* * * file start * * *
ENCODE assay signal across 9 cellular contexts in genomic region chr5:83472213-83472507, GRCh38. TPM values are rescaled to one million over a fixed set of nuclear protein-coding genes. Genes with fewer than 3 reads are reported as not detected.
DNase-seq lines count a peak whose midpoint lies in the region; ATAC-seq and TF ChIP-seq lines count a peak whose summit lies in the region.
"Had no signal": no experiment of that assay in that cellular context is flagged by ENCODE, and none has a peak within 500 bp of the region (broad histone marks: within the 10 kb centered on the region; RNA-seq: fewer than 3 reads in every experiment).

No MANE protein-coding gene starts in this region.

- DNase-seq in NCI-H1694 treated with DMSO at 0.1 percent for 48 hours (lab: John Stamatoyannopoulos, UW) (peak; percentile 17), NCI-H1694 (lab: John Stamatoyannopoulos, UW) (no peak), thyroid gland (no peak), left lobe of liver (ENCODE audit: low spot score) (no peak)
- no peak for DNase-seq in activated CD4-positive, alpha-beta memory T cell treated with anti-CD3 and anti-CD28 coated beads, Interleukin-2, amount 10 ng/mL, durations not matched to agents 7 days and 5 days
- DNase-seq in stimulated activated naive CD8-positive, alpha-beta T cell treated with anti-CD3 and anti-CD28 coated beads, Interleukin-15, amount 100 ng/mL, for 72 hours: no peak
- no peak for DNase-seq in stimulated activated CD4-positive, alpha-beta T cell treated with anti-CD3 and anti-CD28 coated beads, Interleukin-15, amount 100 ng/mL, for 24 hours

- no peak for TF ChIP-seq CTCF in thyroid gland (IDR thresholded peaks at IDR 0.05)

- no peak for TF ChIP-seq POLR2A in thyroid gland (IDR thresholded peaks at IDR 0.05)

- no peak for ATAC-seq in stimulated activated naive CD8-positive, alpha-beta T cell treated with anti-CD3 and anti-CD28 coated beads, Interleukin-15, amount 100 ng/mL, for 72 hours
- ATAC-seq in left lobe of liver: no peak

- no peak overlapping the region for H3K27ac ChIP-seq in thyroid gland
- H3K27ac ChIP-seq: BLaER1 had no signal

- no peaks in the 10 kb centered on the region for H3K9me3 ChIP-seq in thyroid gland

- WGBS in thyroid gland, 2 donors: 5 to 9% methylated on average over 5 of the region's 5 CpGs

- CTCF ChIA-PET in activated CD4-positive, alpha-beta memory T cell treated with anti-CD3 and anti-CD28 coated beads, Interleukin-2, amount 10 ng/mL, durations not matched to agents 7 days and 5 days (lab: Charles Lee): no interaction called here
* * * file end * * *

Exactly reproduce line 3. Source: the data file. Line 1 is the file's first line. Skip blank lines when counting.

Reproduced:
"Had no signal": no experiment of that assay in that cellular context is flagged by ENCODE, and none has a peak within 500 bp of the region (broad histone marks: within the 10 kb centered on the region; RNA-seq: fewer than 3 reads in every experiment).